We Will Remember

He was a young man, still in the prime of life, strong, healthy, loved by his family and a wide circle of devoted friends. Although he was not married, as the eldest son, he had taken responsibility for helping his mother raise a family because his own father had died while he was still a teenager. Now he too was dying. As he bled and gasped for breath, he could see right into the eyes of the soldiers who had fatally wounded him. What goes through a dying man’s mind? Worries for his family? Concern for his friends? Thoughts about the purpose and meaning of his own life? Emotions towards the men who were killing him?

With the 11th November Remembrance events coming up soon, perhaps you thought this description was of one of  the fallen  from the 2 World Wars, or perhaps a  soldier who has been killed or maimed in the more recent conflicts in the Gulf and Afghanistan. It is good to remember with gratefulness those who have sacrificed their lives and their limbs for the freedom we enjoy in this country. It is good to offer comfort and support for family and friends who have been left behind. It is good to pray that wars and armed conflicts will cease and that there will be peace amongst all the nations on the earth. You are welcome to join us for our act of remembrance which starts at 10:30am in the Elizabeth Hall on Sunday 11th November, when we will do just that.

In fact when I wrote those opening words, I had in mind Jesus hanging on a cross. Jesus, who looked into the eyes of his executioners and said “Father forgive them, they don’t know what they are doing”. Jesus, who spoke to his best friend and his mother saying “Son behold your mother, mother behold your son”. Jesus, who as he breathed his last breath gasped “It is finished”. He said this not out of a sense of resignation, but out of the knowledge that in his death his whole life purpose was accomplished. Only hours before, he had instructed his friends to remember his death as the means by which we can receive forgiveness. This November 11th, as you recall the sacrifices made by British servicemen to preserve our present life, allow your thoughts to go back a further 2 thousand years and remember Christ who died so that you too can enjoy eternal life.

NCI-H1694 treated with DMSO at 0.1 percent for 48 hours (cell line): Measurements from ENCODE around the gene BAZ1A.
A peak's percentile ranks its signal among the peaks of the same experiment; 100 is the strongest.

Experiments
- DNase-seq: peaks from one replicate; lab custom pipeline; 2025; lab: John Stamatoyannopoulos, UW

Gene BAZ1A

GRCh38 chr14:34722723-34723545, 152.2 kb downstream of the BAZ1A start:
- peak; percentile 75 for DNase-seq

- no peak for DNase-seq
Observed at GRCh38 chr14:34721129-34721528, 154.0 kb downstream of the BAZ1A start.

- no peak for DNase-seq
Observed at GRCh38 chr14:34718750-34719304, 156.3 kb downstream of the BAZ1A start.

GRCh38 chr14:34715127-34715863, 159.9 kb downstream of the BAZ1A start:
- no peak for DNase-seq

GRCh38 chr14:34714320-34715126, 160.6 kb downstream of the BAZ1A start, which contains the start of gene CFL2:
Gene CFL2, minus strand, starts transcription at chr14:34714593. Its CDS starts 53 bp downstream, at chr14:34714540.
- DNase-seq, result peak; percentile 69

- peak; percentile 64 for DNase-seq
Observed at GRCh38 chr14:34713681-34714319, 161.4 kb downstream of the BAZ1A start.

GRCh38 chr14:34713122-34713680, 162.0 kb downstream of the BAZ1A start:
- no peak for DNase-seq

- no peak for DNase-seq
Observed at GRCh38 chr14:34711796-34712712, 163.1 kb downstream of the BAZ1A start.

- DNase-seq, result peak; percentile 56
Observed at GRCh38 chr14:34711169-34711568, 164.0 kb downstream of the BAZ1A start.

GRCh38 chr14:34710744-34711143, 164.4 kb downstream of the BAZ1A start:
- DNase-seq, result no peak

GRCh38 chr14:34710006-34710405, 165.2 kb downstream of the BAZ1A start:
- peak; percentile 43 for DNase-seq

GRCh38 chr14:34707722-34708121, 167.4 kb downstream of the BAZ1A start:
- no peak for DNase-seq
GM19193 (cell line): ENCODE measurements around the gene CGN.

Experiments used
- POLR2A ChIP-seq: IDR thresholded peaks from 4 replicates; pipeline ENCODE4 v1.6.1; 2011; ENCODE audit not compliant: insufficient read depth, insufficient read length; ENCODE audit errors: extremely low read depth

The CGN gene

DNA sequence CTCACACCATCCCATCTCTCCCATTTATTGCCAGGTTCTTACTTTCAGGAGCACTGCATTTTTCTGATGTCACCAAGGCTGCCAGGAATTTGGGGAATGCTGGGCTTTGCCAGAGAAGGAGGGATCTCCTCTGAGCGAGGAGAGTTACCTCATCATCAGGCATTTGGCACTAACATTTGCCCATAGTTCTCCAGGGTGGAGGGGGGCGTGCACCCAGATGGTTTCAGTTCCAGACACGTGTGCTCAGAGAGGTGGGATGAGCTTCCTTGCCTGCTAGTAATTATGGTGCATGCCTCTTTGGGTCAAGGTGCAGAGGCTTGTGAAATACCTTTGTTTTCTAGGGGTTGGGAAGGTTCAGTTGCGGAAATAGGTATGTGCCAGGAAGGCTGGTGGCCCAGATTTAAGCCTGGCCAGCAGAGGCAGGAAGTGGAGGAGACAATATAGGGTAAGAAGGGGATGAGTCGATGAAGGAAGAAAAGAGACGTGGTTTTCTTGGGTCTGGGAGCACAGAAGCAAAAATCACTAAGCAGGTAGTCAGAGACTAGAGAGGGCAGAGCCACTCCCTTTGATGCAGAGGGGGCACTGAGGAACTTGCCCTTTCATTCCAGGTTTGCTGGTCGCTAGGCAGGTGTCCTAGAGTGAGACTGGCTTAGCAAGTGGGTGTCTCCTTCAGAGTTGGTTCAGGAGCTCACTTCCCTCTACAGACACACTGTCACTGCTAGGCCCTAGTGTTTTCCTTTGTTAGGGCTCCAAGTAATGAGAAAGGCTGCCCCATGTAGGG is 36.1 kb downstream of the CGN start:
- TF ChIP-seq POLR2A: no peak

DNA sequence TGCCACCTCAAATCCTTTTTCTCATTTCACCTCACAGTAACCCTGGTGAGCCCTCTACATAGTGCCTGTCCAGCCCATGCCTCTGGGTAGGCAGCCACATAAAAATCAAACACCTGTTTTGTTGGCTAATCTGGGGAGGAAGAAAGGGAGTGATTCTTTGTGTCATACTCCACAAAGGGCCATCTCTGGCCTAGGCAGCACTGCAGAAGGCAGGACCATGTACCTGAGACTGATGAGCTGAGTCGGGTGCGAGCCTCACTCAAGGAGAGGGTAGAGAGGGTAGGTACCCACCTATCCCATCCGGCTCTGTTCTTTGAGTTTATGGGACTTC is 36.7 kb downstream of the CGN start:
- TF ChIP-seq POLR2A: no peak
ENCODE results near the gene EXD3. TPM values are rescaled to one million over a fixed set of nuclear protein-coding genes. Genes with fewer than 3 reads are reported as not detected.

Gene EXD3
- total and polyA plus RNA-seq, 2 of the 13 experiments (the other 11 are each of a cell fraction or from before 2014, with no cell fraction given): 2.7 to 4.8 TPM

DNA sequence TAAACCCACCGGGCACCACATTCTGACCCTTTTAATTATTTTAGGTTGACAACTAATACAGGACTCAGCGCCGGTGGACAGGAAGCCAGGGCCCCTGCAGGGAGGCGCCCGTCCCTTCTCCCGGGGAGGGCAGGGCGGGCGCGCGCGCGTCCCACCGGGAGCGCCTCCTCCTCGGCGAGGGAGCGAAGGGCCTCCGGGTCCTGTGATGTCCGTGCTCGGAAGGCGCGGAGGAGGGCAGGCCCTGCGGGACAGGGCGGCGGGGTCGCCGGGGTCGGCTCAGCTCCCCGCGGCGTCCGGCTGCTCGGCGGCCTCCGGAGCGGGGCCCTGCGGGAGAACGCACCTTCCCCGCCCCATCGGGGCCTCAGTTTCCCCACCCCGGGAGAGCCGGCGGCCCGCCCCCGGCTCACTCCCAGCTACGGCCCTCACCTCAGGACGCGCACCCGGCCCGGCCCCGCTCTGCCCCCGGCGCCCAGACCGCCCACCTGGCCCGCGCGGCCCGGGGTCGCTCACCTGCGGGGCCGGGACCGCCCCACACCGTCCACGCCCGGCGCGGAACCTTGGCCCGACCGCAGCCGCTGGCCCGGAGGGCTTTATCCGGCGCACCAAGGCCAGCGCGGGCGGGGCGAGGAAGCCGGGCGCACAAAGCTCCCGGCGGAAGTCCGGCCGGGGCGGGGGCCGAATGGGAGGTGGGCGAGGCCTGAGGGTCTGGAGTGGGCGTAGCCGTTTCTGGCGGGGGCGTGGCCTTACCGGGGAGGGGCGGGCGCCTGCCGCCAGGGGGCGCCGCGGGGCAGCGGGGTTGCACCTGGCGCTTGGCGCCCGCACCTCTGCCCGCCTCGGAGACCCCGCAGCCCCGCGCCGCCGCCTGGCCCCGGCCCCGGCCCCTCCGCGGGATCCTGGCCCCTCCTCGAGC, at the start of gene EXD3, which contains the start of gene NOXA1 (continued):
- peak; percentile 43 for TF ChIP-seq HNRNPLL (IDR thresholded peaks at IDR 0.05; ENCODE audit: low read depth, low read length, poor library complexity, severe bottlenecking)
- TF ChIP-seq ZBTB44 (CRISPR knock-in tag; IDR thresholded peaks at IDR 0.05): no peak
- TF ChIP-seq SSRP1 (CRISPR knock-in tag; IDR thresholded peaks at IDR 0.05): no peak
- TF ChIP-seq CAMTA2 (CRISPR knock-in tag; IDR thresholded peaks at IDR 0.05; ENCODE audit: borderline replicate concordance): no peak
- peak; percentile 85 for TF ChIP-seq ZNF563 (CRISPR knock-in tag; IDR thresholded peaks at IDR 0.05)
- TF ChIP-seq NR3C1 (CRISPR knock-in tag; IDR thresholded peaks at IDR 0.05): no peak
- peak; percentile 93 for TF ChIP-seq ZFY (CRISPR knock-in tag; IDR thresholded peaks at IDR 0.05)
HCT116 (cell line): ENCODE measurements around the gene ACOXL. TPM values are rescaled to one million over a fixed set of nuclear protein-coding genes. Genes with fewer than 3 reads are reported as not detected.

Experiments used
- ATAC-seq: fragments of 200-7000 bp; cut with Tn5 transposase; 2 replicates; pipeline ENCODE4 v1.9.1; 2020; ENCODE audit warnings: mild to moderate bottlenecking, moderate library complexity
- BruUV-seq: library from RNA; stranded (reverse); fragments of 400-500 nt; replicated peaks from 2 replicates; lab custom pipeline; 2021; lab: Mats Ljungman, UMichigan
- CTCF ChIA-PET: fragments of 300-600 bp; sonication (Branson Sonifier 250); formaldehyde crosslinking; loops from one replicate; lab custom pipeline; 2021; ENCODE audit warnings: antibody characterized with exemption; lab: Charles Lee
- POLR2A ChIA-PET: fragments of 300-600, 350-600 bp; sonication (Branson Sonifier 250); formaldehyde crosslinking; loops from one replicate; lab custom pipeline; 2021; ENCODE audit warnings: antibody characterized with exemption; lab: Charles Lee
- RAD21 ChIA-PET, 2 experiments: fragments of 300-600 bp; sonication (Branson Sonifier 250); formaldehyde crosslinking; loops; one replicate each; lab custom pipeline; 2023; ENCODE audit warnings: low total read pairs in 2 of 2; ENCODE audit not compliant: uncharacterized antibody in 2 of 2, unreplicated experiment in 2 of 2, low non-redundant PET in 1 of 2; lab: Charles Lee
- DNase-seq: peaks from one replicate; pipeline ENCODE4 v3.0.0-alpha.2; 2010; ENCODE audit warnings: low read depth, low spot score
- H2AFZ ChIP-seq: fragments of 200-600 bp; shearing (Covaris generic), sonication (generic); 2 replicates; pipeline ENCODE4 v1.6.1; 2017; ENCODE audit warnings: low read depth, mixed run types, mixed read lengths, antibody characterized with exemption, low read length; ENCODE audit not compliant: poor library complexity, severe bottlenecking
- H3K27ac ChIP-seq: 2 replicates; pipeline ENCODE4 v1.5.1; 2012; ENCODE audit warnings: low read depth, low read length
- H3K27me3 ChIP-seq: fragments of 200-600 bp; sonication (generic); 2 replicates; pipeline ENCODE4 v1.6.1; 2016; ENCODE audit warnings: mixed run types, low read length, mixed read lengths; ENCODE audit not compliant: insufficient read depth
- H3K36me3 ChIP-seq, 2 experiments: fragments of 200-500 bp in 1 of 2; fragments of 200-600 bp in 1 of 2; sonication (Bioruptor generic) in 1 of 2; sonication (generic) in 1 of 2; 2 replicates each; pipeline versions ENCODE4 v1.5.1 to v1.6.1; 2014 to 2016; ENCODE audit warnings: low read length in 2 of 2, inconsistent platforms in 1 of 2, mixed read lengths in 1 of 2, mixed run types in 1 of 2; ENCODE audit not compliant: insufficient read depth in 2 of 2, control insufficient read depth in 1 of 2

This blog post featured in the November 2012 edition of Hook Focus

Who is the message of the kingdom for?

That might seem a daft question, after all the answer is obvious – everyone! However, do we really believe that? Or do we have categories of people who we feel are beyond the gospel, people who are too hardened to respond to the grace of Christ? People we have given up on? What about people we might feel uncomfortable being with?

In Luke 14:12-24 Jesus told a parable to encourage us to believe that the gospel is for everyone who will hear it. He describes a great banquet, which a man throws for his invited guests. At the last minute the guests start making excuses and fail to turn up. The master is angry to be rejected in this way and sends his servants out into the streets to literally bring everyone they can find, the poor and crippled and blind and lame in to enjoy the feast which has been prepared. If his respectable friends won’t come, then he will fill the banquet with the outcasts of society.

I don’t think Jesus is saying we should give up on friends and family who have responded negatively to our efforts to share the good news of Jesus with them. Rather I think he is encouraging us to widen our circle and reach out to people who we might not naturally reach out to. The gospel is not only for people like us, or for people who like us, or even (dare I say it?) only people we like. The gospel really is for everyone! Will you rise to the challenge and pray for opportunities to share God’s love with anyone who will receive it? Are you willing to step out of your comfort zone for the love of Jesus?

This blog post featured in the November 2012 edition of Lifelines